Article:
What an emotionally exhausting few days.
Friday was the first day I drove the roads after the Big Ice Storm of 2010. Nick and I went to the court house to go through the dissolution file to make copies of all the documentation missing from the "official" papers he served. We knew there would be some.
The weekend was kind of foggy. In my head. I know Elijah had some friends over. Nick did, too. They went places as well. We talked and talked and talked until we didn't want to talk anymore. Reliving the bad times in your life is not enjoyable. In fact, I wouldn't recommend it unless you are forced. The boys and I have been forced, but this is about them so they have been very proactive in the process. Every step I have taken has been because they asked me to do it for them.
Some things that bring a mom and her children closer suck. This is one of them. While they are running into my arms faster than ever I wish they didn't have to. (But as long as they are I'll hold them tight because I'm really enjoying all these hugs!)
My son's and I have worked three years to put the pain behind us and work towards forgiveness. We had taken steps to embrace his new wife. My thought was that if I could take that step then the boys might be able to take other steps. Ya, the light at the end of the tunnel blew up and has gone dark. So much for peace.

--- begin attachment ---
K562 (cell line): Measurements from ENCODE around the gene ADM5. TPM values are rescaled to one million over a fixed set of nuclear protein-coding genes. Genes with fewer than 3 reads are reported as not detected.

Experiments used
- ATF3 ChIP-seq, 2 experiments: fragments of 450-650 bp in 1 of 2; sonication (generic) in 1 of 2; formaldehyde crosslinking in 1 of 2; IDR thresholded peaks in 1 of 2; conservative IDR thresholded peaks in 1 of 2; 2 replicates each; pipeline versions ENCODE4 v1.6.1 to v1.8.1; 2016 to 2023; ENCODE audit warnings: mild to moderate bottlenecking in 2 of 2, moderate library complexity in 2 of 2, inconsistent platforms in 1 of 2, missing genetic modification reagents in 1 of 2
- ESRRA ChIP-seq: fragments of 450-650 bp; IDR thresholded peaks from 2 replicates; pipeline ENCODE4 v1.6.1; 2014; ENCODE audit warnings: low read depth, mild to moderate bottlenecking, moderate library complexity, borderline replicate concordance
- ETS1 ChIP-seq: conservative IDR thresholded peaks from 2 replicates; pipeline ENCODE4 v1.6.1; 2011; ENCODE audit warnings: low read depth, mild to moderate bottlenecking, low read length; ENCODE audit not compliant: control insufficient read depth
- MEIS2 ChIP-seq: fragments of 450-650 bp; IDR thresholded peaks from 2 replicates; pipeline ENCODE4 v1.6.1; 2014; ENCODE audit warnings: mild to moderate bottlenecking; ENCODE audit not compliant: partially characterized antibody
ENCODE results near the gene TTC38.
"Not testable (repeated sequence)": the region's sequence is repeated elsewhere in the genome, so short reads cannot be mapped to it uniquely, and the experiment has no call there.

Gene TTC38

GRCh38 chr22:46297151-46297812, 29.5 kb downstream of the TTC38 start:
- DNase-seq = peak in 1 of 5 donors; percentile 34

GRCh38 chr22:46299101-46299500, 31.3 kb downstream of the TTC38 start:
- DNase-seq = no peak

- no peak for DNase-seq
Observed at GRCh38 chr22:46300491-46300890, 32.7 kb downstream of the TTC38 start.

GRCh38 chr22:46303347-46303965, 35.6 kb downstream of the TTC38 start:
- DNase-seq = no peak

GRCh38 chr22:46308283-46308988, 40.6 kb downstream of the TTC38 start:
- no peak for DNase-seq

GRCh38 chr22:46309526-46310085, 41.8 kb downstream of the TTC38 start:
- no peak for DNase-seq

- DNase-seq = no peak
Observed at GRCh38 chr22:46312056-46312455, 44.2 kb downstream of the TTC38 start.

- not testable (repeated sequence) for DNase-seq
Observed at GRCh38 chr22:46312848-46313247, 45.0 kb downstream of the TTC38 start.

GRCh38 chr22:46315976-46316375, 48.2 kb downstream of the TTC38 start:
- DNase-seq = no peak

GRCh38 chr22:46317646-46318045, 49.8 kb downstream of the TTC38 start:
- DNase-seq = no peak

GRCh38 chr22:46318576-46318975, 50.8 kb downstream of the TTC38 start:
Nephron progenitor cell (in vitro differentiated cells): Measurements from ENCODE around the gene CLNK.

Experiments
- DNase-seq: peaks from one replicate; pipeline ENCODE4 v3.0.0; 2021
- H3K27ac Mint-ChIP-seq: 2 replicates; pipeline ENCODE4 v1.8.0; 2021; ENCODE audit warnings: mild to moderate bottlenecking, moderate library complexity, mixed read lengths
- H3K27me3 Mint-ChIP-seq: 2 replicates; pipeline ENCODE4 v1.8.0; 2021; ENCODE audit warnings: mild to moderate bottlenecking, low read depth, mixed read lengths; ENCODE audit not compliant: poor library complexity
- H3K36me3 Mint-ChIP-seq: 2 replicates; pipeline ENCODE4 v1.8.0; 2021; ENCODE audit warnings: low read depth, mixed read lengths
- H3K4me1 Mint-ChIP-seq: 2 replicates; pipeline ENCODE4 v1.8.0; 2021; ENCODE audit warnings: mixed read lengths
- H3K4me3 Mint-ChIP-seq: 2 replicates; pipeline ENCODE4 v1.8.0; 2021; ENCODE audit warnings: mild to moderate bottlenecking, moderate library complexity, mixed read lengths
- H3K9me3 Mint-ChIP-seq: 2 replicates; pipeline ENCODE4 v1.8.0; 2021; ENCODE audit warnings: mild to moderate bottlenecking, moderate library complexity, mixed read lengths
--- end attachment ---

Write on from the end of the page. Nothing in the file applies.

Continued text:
We made one last trip to the court house, filed our motion and now we wait. Either he'll agree and we'll move on (not likely) or their lives are in the hands of God. Or the judge as this case may be. Nick will be an adult shortly and this unexpected shock disrupting his life was his final push. Elijah isn't a child either.
So after a day of emotions flooding out of the gate (honestly, I avoided this for 18 years to spare my children pain and now to go all the way back to the beginning in a public airing of dirty laundry is sickening. Heart-breaking) I had to pick myself up, but felt so weak.
as I sat in in my not-so-warm van in -30 below zero temperatures in line with other dedicated parents waiting for our sons to emerge from a 3-hour basketball try-out it hit me. Hard.
For 18 years I have been essentially the sole care-giver. I carried my children and brought them into the world. I rocked crying babies late into the night, fed hungry tummy's, kissed owies, read books, played games, explored, shared and grew with them. I have sat in this line of parents a thousands times. I've cheered at a thousand games. I've watched a thousand practices. I've driven several hundred thousand miles to do it. Oh, and the conversations I have gotten to share with my children in each of those miles has been priceless. With the except of a few dozen trips, it has been me.
And no one can take that from me. No one can take that from the kids. This has been our time to create a lifetime of memories that will bring smiles to our faces. So smile I did.
I smiled right at my son who is my best friend when he climbed into the van. I smiled with my red swollen eyes, puffy face and beanie hat covering my crazy hair. And laugh...oh, how I laughed when he told me he thought he was in the wrong car because I looked like a 25-year old child molester.
That, my friends, is all mine. It's all his. Those are our moments and nothing, not one damn thing, can take them away.
Oh, and if you'd been there you would have heard our tattoo conversation on the drive home. My crazy boys!